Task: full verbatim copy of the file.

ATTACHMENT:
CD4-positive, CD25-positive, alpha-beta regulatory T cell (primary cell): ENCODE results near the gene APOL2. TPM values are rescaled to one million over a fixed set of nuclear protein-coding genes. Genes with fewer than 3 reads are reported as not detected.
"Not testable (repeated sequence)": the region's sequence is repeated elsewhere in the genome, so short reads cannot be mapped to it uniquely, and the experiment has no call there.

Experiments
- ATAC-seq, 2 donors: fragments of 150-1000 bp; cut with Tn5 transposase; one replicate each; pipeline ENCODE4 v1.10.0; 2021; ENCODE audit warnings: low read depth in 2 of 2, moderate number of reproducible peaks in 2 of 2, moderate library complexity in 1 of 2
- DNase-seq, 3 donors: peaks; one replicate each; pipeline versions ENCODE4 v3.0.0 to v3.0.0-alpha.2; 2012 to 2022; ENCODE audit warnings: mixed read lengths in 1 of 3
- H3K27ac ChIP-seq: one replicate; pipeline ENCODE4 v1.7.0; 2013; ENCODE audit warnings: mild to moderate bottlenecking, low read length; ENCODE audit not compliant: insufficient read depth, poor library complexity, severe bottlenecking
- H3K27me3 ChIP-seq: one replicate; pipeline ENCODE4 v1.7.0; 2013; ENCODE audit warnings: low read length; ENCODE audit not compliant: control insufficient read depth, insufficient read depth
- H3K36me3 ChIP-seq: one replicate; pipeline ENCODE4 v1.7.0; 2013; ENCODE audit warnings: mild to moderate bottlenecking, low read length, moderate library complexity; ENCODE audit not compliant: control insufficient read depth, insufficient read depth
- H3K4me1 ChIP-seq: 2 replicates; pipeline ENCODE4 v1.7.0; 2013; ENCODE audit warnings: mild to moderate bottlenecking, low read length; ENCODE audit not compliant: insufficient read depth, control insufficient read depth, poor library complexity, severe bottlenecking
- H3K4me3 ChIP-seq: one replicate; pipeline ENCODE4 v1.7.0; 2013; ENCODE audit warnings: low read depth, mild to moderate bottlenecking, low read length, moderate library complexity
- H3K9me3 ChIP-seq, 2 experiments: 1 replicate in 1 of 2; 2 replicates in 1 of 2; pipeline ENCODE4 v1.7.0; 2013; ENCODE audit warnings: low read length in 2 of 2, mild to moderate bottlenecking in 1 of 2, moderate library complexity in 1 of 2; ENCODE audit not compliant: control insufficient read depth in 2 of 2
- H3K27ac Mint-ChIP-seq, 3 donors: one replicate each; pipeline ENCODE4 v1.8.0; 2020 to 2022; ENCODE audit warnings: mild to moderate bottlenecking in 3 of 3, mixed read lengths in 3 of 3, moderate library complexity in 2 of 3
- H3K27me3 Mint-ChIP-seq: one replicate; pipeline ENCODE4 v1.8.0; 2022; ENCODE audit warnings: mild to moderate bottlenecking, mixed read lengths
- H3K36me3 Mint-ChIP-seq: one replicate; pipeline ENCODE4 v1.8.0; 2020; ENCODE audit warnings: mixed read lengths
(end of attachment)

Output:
CD4-positive, CD25-positive, alpha-beta regulatory T cell (primary cell): ENCODE results near the gene APOL2. TPM values are rescaled to one million over a fixed set of nuclear protein-coding genes. Genes with fewer than 3 reads are reported as not detected.
"Not testable (repeated sequence)": the region's sequence is repeated elsewhere in the genome, so short reads cannot be mapped to it uniquely, and the experiment has no call there.

Experiments
- ATAC-seq, 2 donors: fragments of 150-1000 bp; cut with Tn5 transposase; one replicate each; pipeline ENCODE4 v1.10.0; 2021; ENCODE audit warnings: low read depth in 2 of 2, moderate number of reproducible peaks in 2 of 2, moderate library complexity in 1 of 2
- DNase-seq, 3 donors: peaks; one replicate each; pipeline versions ENCODE4 v3.0.0 to v3.0.0-alpha.2; 2012 to 2022; ENCODE audit warnings: mixed read lengths in 1 of 3
- H3K27ac ChIP-seq: one replicate; pipeline ENCODE4 v1.7.0; 2013; ENCODE audit warnings: mild to moderate bottlenecking, low read length; ENCODE audit not compliant: insufficient read depth, poor library complexity, severe bottlenecking
- H3K27me3 ChIP-seq: one replicate; pipeline ENCODE4 v1.7.0; 2013; ENCODE audit warnings: low read length; ENCODE audit not compliant: control insufficient read depth, insufficient read depth
- H3K36me3 ChIP-seq: one replicate; pipeline ENCODE4 v1.7.0; 2013; ENCODE audit warnings: mild to moderate bottlenecking, low read length, moderate library complexity; ENCODE audit not compliant: control insufficient read depth, insufficient read depth
- H3K4me1 ChIP-seq: 2 replicates; pipeline ENCODE4 v1.7.0; 2013; ENCODE audit warnings: mild to moderate bottlenecking, low read length; ENCODE audit not compliant: insufficient read depth, control insufficient read depth, poor library complexity, severe bottlenecking
- H3K4me3 ChIP-seq: one replicate; pipeline ENCODE4 v1.7.0; 2013; ENCODE audit warnings: low read depth, mild to moderate bottlenecking, low read length, moderate library complexity
- H3K9me3 ChIP-seq, 2 experiments: 1 replicate in 1 of 2; 2 replicates in 1 of 2; pipeline ENCODE4 v1.7.0; 2013; ENCODE audit warnings: low read length in 2 of 2, mild to moderate bottlenecking in 1 of 2, moderate library complexity in 1 of 2; ENCODE audit not compliant: control insufficient read depth in 2 of 2
- H3K27ac Mint-ChIP-seq, 3 donors: one replicate each; pipeline ENCODE4 v1.8.0; 2020 to 2022; ENCODE audit warnings: mild to moderate bottlenecking in 3 of 3, mixed read lengths in 3 of 3, moderate library complexity in 2 of 3
- H3K27me3 Mint-ChIP-seq: one replicate; pipeline ENCODE4 v1.8.0; 2022; ENCODE audit warnings: mild to moderate bottlenecking, mixed read lengths
- H3K36me3 Mint-ChIP-seq: one replicate; pipeline ENCODE4 v1.8.0; 2020; ENCODE audit warnings: mixed read lengths